Use this URL to cite or link to this record in EThOS: http://ethos.bl.uk/OrderDetails.do?uin=uk.bl.ethos.706046
Title: The Dong oral architecture : carpenter, architecture and phenomena among the Dong people in southwest of China
Author: Kong, Derong
ISNI:       0000 0004 6062 5619
Awarding Body: University of Sheffield
Current Institution: University of Sheffield
Date of Award: 2016
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Abstract:
The Dong is a minority mainly living in southwest China. The Dong people do not have written language, the dissemination of knowledge mainly relies on the oral education and practice, forming a unique process and method of oral education, of architectural construction and the use of architecture. In this thesis these three processes are linked together and understood to produce ‘Oral Architecture’. Oral architecture is a process through which the Dong architectural activity is reproduced and passed down through generations, letting people participate and observe phenomena, and thus apprehend the meaning of things and community. It is built on the relationships between people, activity and building. The series of activities that relate to buildings are simultaneously the motivation to construct intra-community relationships, to maintain traditions, and promote the broader process of living closely within their particular environment. Through field research, interviews, literature review, case studies and other methods, I have collected information about the process and methods of the Dong oral education, of architectural construction, and the use and meaning of their architecture. Informed by architectural phenomenology, the thesis offers a qualitative analysis of this data in order to summarise and understand the mode and concept of Dong oral architecture. The structure of the thesis provides a broad introduction to Dong society and culture, before analysing the education and practice of Dong Carpentry; the construction of the Dong House and the Drum Tower (the most important public building in any Dong village). Concluding chapters focus on how systems of meaning and ‘reading’ are supported by Dong building and their practices of everyday life, as well as the significant events of birth, marriage and death. All translations from Chinese are by the author unless otherwise stated.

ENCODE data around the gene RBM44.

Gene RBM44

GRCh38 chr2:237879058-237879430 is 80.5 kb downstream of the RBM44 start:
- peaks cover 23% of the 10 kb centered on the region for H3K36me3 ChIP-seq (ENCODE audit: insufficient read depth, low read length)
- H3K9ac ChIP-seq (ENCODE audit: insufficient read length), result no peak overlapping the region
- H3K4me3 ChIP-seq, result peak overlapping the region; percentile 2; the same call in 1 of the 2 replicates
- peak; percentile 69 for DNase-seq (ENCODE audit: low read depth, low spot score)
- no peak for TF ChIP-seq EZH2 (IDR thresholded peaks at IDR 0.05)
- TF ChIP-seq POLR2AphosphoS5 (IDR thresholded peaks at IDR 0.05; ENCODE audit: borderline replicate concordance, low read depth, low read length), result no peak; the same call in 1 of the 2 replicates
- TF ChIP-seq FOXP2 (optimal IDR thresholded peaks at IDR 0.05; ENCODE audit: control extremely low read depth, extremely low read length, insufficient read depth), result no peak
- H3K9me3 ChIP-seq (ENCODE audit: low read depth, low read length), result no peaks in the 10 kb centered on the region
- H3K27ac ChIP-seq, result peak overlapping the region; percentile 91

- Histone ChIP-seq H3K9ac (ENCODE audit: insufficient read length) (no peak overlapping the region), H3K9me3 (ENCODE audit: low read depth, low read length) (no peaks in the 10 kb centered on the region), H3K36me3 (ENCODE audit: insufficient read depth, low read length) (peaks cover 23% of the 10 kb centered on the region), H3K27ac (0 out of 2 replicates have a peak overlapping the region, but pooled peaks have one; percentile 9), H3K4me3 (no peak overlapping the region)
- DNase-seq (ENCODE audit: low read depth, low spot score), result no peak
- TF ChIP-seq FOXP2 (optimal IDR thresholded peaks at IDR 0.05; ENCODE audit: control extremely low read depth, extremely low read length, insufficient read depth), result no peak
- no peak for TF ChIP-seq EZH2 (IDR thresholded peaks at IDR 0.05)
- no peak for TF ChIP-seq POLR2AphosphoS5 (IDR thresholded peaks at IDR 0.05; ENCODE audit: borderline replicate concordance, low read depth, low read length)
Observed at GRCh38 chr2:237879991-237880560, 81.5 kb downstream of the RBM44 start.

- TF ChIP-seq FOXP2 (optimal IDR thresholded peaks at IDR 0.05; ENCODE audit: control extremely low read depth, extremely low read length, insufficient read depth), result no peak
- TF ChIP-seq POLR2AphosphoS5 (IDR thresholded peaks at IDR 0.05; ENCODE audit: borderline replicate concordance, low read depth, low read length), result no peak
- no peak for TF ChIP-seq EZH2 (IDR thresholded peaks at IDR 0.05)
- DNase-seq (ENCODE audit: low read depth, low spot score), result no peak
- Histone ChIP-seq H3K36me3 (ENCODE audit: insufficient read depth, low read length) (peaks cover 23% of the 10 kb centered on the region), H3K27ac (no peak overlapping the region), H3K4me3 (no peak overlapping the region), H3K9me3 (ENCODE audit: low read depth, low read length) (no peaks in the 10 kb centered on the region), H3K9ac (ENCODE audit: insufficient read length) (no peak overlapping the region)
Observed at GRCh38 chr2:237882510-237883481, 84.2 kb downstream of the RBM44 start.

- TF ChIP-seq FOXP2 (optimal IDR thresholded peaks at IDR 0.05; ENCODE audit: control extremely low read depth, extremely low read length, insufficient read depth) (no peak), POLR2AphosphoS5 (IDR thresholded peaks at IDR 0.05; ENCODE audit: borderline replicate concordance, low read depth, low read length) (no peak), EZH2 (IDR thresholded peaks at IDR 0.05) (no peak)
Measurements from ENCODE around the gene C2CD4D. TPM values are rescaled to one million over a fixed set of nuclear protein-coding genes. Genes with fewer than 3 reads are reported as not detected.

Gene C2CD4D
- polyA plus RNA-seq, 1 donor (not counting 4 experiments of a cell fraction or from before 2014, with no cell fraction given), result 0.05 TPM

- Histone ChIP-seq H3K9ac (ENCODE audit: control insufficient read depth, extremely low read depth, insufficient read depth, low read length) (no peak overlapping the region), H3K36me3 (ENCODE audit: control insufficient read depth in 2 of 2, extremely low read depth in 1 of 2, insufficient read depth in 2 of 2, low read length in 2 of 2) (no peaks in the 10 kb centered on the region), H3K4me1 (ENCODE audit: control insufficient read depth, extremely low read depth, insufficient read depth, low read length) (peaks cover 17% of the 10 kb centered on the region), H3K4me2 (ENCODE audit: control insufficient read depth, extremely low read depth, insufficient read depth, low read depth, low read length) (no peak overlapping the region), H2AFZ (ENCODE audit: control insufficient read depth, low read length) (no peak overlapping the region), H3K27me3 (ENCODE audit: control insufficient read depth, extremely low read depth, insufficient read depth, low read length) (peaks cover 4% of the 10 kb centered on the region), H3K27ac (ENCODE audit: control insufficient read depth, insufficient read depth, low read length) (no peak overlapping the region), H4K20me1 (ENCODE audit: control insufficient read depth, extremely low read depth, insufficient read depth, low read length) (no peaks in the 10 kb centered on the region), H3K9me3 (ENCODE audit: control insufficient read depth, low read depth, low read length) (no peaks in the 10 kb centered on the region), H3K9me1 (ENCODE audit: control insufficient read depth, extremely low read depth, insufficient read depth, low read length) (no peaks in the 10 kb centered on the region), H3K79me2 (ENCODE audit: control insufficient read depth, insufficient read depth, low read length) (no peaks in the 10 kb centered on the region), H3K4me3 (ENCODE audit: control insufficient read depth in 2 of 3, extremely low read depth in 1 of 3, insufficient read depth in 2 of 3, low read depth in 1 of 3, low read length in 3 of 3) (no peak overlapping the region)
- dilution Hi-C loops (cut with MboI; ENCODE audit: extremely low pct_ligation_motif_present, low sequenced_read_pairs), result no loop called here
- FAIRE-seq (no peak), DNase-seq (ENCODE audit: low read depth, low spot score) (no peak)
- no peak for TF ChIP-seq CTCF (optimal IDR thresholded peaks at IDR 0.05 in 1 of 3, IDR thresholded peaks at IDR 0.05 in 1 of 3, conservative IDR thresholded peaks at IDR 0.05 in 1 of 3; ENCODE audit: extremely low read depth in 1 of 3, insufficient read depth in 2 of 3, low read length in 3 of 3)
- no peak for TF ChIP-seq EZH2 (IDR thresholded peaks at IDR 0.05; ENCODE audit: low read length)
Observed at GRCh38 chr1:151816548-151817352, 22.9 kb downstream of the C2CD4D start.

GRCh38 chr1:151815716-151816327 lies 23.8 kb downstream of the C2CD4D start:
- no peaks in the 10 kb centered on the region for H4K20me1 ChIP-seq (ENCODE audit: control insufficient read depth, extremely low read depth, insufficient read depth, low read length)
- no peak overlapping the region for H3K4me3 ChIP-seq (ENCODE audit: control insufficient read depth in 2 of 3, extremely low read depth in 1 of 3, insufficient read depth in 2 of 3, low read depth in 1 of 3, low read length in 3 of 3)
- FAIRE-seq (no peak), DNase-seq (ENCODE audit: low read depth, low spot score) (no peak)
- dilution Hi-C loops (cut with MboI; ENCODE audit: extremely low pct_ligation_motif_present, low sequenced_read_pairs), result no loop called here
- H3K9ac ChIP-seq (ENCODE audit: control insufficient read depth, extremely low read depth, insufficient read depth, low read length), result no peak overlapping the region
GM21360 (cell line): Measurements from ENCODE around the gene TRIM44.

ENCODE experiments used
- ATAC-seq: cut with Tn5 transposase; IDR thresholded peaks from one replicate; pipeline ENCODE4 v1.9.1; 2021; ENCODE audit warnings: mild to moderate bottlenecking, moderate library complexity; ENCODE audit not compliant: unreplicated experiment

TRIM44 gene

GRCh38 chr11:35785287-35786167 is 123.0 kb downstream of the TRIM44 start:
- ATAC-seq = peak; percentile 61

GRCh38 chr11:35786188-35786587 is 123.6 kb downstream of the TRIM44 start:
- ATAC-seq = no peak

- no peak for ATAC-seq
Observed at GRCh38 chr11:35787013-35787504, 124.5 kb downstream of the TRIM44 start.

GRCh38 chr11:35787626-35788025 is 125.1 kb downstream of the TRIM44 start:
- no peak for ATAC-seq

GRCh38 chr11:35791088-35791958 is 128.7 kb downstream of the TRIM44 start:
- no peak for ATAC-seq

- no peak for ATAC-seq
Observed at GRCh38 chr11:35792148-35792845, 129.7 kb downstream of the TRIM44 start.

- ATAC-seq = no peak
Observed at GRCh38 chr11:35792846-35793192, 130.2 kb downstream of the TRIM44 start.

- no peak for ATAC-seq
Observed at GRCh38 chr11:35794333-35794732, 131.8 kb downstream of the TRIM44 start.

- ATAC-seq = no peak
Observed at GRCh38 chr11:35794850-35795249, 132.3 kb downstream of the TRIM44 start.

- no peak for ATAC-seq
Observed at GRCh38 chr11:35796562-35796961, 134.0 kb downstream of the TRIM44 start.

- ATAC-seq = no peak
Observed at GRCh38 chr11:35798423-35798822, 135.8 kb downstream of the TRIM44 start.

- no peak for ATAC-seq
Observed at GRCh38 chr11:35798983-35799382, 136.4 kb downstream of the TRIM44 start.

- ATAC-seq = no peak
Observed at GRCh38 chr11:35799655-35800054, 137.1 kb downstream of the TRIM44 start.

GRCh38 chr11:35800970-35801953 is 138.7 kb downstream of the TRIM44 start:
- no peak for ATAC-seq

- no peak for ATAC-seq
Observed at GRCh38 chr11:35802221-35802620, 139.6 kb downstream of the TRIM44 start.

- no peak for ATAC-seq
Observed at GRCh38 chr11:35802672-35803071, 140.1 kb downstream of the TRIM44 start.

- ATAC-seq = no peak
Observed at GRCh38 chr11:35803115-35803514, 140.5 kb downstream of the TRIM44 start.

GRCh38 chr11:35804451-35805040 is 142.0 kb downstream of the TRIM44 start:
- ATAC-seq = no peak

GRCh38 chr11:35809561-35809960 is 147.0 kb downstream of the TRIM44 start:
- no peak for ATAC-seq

Supervisor: Blundell Jones, Peter ; Walker, Stephen Sponsor: Not available
Qualification Name: Thesis (Ph.D.) Qualification Level: Doctoral
EThOS ID: uk.bl.ethos.706046  DOI: Not available
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